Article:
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Highly Directional Terahertz Laser Demonstrated 125

eldavojohn writes "A new paper published this week in the journal Nature Materials announces a successful demonstration of highly directional terahertz semiconductor lasers. You might not think it's a big deal that some Harvard and University of Leeds researchers (funded partially by the US Air Force) figured out how to better direct lasers; but this means the ability to see what's in someone's pockets and clothing, at a distance of possibly hundreds of meters, or farther. The big benefit is that they are lower in energy than X-Rays and are less invasive, since they cannot pass through water or metal. Coming soon to an airport near you or buzzing around on board a drone in civilian airspace?"
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Highly Directional Terahertz Laser Demonstrated

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  • PSA (Score:1, Informative)

    by JamesP ( 688957 ) on Sunday August 08, 2010 @04:10PM (#33182706)

    For non-visible wavelenghts (or anything near it) it's not a LASER it's a MASER []

  • Re:PSA (Score:5, Informative)

    by Daniel Dvorkin ( 106857 ) * on Sunday August 08, 2010 @04:25PM (#33182820) Homepage Journal

    The "M" in MASER stands for "microwave." The waves used here are non-visible, sure, but they're shorter than microwaves, closer to what's usually called infrared. And "laser," no longer capitalized, has entered the language as a word for any device that emits a beam of coherent EM radiation of whatever frequency -- thus you'll hear "IR laser," "X-ray laser," "gamma laser," etc. It would be pretty silly to insist on a separate word for each frequency band.

  • by Animats ( 122034 ) on Sunday August 08, 2010 @05:24PM (#33183210) Homepage

    Tired Magazine blows it again.

    The article from Tired [] is bogus. The "remote generation of terahertz radiation" is described in this paper. [] They generate terahertz radiation at the target by hitting it with a big enough pulse to heat it up into a plasma. This is a classic spectroscopy technique; hit something with a big laser pulse and look at the spectra coming back.

    Nobody is going to look into pockets that way, unless they burn through first. It may be useful for analyzing toxic and hazardous materials from a distance. A possible application is something that first responders point at a spill from a distance, and it comes back with an analysis. Assuming the energy transfer can be made small enough so as not to ignite anything.

  • Re:wet suit. (Score:3, Informative)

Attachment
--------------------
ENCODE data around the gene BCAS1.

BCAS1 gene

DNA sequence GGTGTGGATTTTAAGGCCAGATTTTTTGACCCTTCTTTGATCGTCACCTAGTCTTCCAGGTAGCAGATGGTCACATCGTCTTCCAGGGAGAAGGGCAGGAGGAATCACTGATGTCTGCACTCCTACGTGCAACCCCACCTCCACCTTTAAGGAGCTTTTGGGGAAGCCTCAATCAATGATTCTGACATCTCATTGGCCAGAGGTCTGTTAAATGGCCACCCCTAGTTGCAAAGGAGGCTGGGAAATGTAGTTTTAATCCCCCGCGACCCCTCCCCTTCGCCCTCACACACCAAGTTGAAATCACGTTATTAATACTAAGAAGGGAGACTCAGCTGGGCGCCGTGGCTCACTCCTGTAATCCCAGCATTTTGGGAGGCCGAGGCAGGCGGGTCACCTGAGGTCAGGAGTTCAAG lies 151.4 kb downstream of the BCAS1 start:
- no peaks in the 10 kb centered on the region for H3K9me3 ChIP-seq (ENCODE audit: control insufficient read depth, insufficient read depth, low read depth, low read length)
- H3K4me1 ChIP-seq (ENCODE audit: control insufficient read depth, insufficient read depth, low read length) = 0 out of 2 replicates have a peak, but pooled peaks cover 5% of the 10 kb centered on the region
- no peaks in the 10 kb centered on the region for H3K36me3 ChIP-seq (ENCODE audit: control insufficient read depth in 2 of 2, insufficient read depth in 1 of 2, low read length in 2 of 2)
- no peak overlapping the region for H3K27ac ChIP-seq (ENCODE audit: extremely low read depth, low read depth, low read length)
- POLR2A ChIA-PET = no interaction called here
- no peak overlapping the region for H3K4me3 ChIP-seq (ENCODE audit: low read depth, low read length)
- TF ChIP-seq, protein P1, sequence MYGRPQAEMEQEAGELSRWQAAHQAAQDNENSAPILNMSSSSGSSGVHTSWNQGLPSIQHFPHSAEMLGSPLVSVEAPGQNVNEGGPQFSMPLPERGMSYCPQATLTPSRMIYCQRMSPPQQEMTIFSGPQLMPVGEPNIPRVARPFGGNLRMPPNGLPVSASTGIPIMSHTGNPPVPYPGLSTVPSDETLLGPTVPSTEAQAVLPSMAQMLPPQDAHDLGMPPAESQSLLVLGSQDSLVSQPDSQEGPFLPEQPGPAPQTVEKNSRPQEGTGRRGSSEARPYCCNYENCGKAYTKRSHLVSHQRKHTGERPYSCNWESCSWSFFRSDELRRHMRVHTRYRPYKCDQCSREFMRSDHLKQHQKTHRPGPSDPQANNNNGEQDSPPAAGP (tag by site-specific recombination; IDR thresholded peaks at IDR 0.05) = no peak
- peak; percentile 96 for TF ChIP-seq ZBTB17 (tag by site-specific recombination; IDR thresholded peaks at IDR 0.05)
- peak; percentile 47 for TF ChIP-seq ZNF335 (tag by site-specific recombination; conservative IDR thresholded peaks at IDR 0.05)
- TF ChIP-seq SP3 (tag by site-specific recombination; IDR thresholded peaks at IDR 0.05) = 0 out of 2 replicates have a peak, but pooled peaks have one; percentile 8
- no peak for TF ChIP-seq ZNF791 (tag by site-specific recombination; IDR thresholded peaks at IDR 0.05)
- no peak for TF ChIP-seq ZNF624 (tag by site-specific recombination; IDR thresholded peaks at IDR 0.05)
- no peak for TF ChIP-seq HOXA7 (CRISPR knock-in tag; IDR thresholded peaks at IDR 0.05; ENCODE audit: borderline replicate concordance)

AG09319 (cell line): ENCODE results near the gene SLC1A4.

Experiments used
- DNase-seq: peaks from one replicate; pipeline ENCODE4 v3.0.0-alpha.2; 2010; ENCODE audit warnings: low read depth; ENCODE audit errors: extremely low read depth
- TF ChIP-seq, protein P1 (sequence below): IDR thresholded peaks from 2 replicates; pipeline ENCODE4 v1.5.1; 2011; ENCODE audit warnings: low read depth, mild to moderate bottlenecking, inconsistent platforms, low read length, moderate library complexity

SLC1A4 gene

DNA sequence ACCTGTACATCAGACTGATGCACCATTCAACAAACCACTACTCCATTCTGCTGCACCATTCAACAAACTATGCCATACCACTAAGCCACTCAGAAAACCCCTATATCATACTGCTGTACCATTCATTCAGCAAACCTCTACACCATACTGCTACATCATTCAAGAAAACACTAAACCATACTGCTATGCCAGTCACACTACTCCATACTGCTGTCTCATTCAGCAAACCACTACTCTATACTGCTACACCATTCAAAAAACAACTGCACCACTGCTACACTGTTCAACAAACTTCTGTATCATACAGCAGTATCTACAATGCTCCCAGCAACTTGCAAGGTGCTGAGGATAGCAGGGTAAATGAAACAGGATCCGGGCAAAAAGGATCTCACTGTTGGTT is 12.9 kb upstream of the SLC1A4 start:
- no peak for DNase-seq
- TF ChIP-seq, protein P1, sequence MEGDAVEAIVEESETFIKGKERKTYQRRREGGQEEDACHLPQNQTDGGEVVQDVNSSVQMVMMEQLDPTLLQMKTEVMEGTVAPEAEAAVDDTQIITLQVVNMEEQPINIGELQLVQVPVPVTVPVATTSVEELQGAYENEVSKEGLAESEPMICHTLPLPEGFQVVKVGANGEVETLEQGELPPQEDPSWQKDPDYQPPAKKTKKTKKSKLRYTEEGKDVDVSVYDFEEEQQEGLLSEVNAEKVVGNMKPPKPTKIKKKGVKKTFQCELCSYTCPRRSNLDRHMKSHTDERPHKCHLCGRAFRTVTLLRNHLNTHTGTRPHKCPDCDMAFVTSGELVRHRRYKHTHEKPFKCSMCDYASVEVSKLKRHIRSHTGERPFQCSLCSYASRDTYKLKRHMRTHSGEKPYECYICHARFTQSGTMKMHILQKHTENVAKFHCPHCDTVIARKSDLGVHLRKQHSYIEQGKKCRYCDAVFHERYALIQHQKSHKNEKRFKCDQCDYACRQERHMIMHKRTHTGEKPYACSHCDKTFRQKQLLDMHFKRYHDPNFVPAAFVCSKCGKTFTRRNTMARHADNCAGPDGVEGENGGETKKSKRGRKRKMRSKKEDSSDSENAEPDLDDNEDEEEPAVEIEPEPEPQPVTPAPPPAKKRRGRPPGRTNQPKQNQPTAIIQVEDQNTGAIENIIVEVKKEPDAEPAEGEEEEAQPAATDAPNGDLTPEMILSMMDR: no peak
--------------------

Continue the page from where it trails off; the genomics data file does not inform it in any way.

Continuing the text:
by JSBiff ( 87824 ) on Sunday August 08, 2010 @09:35PM (#33184926) Journal

    "Time to buy . . . a full metal jacket."

    Yeah, I bet having Ammo in your pockets or bags will really expedite your trip.

  • Re:Plus flying cars? (Score:3, Informative)

    by Foobar_ ( 120869 ) on Monday August 09, 2010 @07:18PM (#33197840)

    If it's a laser pointer made with a red (670, 650, 635 nm), blue (445 nm), or violet (405 nm) laser diode, there's absolutely no infrared emitted.

    If it's a properly made diode-pumped solid-state laser pointer (532 nm green, 473 nm blue, 404 nm frequency doubled violet) there's an infrared filter in the optical train which removes the large amounts of invisible pump light and leaves only the visible green.

    If it's a crap green laser pointer (e.g. the "high power" green pointers sold on eBay and the like) then there is a real possibility the manufacturer omitted the IR filter to increase profits and/or the balloon-popping potential of the pointer. Check with a laser power meter and an IR-passing filter to verify the lack of IR output.

    If no such tools are available, use a camera sensitive to infrared, block the visible beam with a filter, and check that no IR is coming out. IR-passing, visible-blocking filters around the house include the tinted plastic windows on remote controls and the front panels of remote-controlled devices, exposed color photo film negatives, and the disks of coated Mylar film inside floppy disks. Those last two should never be used as filters to observe the Sun due to the fact they totally pass IR and you can cook your retina in seconds without realizing anything bad is happening.

    Infrared leaks may not be collimated like the green beam and will be visible (on camera) as a beam, cone, or ugly spray of light coming out of the filtered device. []

    There are reflected light hazards to worry about with all lasers. For example, shining the laser onto a smooth or polished floor in the direction of your pet will result in some light making a dot on the floor and most of the light bouncing off into your pet's eyes. If you can see the laser's reflection light up your pet's face, you may be causing eye damage.

    If it's a high-power laser pointer (output over 5 mW) you are being carelessly negligent in its operation if you're waving it around in any situation where people or animals can get hit in the eye with its beam. Safe eye exposure is probably much less for cats and dogs due to the presence of a tapetum lucidum which concentrates light hitting their retina, their much larger pupils which take in much more light, and active suppression of the blink/turn reflex due to the fact they're chasing that dot and don't want to look away from their quarry.

"The eleventh commandment was `Thou Shalt Compute' or `Thou Shalt Not Compute' -- I forget which." -- Epigrams in Programming, ACM SIGPLAN Sept. 1982